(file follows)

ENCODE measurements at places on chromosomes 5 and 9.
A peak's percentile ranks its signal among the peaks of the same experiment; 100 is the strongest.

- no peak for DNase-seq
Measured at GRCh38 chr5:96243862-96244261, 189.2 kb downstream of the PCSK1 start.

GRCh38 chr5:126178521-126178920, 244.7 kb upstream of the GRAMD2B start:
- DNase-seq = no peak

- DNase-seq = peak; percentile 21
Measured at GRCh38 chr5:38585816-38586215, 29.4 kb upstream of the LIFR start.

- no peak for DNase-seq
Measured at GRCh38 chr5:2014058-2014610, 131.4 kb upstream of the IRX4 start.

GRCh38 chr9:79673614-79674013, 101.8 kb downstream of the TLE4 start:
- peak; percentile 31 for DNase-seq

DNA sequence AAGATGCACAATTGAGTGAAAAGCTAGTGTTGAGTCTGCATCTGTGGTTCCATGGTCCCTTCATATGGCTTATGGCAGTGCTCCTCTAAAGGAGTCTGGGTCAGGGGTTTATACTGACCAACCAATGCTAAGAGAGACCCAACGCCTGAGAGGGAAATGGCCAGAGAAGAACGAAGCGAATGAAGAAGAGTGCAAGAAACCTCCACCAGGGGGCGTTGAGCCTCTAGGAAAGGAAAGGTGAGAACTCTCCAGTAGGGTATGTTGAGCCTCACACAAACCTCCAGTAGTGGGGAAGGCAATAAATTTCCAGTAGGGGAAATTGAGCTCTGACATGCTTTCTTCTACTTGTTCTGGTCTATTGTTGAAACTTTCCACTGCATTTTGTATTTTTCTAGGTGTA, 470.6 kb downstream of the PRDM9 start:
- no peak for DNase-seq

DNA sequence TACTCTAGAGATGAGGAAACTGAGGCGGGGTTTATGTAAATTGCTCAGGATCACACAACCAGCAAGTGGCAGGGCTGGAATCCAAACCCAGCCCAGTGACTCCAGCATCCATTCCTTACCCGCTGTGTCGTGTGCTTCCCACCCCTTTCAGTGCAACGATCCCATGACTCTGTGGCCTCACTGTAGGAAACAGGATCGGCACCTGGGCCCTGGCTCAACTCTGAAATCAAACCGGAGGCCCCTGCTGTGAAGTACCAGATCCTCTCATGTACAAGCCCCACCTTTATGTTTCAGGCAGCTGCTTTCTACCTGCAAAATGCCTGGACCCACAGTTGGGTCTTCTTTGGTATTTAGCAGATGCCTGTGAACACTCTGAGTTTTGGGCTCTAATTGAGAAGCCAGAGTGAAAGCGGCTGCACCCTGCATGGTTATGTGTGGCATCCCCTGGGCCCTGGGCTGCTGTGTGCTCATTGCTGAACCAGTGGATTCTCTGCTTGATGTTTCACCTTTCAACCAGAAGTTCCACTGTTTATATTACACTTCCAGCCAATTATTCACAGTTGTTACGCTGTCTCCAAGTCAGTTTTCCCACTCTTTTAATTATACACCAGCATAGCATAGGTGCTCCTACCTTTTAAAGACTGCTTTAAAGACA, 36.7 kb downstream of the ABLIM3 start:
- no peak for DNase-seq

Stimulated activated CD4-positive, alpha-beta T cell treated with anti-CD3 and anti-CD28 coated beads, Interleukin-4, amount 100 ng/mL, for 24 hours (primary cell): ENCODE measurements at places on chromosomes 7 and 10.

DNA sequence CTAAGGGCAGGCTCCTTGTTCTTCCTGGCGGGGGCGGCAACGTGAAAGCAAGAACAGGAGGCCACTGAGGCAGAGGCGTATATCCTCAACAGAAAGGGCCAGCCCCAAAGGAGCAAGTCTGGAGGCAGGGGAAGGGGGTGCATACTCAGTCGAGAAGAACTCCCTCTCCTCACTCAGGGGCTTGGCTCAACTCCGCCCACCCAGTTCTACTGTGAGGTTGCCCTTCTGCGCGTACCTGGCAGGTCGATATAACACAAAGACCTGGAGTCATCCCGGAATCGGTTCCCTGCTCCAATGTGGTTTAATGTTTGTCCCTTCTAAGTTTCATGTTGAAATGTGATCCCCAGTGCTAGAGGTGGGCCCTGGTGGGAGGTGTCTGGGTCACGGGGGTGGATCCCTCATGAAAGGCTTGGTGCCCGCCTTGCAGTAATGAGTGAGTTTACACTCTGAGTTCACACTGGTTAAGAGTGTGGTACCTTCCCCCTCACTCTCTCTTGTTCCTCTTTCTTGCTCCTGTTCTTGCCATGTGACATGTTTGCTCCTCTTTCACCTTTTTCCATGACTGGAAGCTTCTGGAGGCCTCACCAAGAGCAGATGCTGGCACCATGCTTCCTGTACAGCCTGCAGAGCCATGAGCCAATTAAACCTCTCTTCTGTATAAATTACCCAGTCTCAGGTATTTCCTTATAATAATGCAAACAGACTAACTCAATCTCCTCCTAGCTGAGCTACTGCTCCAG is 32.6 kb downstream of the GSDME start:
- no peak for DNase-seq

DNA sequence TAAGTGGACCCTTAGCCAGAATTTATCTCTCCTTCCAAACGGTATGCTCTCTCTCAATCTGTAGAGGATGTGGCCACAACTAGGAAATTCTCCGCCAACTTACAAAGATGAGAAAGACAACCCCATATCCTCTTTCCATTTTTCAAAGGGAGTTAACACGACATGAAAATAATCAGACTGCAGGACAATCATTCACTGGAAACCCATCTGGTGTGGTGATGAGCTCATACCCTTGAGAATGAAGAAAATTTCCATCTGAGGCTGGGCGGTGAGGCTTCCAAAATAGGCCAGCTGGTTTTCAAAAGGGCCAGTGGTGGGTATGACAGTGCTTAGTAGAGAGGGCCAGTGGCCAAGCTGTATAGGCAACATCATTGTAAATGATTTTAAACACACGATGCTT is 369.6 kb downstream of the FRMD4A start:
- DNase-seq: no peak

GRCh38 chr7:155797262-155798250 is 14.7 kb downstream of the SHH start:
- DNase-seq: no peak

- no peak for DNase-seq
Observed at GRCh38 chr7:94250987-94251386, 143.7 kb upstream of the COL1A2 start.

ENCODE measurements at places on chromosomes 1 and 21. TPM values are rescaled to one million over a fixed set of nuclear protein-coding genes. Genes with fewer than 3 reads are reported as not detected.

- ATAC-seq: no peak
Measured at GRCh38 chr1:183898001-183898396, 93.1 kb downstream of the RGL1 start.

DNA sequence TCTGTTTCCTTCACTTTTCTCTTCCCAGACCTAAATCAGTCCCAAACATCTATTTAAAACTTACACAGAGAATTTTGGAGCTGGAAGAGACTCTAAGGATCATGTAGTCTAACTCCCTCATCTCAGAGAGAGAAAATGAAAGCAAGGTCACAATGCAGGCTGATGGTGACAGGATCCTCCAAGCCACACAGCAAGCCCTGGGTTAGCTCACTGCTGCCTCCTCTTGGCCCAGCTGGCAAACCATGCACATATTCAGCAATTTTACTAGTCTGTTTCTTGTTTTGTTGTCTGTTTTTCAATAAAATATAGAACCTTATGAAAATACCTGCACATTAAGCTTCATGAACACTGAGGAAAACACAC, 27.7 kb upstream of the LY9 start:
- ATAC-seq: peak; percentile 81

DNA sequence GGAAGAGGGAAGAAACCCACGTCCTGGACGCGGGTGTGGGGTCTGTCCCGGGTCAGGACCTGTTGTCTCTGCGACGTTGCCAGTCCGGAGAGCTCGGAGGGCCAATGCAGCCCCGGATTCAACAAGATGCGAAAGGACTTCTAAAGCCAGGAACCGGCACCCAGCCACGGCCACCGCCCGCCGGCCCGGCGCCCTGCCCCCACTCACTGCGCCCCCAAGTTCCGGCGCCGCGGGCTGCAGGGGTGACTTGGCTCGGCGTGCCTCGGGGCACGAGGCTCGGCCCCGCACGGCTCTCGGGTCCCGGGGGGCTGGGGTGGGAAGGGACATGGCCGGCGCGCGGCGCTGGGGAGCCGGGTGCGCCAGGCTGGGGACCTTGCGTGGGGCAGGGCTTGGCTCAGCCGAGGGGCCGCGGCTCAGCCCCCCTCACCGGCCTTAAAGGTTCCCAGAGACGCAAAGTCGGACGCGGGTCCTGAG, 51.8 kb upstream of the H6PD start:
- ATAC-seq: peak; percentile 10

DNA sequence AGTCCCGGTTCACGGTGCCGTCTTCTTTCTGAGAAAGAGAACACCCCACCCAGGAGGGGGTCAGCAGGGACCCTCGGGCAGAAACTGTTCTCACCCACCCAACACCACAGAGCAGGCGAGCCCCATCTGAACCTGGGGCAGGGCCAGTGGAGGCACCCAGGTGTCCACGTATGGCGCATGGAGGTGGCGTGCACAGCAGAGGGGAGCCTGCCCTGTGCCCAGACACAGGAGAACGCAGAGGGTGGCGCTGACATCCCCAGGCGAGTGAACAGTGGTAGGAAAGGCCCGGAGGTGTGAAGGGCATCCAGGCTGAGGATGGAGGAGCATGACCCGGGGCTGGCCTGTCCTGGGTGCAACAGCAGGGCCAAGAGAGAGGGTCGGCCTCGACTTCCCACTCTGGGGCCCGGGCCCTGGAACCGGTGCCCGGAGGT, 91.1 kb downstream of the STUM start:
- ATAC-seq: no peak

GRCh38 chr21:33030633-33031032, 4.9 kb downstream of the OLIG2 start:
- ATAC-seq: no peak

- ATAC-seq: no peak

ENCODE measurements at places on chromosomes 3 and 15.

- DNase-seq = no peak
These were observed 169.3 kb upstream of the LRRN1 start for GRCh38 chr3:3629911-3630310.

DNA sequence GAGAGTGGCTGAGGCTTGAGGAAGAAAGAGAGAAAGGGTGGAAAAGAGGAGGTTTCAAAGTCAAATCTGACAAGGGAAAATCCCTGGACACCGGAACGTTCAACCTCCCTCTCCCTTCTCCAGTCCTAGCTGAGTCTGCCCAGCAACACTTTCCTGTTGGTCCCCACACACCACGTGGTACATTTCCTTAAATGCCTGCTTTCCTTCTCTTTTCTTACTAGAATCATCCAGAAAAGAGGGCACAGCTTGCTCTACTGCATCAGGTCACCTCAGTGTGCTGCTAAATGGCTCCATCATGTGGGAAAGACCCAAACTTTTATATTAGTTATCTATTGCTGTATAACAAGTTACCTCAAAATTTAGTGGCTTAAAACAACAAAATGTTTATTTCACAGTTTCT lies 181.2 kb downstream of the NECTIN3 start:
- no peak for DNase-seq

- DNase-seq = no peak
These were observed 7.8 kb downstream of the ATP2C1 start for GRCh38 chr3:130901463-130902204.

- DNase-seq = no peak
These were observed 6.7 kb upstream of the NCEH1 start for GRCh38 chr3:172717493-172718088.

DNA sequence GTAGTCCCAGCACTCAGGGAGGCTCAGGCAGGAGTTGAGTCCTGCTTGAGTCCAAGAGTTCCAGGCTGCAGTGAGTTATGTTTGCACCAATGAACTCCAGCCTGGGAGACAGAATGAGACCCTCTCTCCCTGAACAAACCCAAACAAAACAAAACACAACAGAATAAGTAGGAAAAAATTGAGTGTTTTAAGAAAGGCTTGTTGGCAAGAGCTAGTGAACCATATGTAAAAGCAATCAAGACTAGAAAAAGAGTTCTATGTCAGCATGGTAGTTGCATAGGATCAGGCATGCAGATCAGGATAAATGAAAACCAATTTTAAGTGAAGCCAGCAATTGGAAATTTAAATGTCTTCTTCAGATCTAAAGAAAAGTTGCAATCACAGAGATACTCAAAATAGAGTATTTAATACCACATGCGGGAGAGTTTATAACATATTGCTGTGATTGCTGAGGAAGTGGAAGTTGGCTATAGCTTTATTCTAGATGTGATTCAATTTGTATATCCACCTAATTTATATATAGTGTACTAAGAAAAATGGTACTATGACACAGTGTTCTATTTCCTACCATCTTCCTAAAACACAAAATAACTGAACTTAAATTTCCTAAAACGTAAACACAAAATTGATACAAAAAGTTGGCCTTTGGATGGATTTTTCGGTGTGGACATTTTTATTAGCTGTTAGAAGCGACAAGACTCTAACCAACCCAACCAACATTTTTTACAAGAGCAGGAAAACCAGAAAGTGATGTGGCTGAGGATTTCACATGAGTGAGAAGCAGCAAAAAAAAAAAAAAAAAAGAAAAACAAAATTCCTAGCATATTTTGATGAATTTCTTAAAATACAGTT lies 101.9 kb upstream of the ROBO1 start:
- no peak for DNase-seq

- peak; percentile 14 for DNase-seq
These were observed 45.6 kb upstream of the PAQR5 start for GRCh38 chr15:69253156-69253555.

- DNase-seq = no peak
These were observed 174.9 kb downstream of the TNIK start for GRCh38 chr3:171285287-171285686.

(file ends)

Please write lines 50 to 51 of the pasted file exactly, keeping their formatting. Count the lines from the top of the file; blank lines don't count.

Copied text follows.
These were observed 45.6 kb upstream of the PAQR5 start for GRCh38 chr15:69253156-69253555.

- DNase-seq = no peak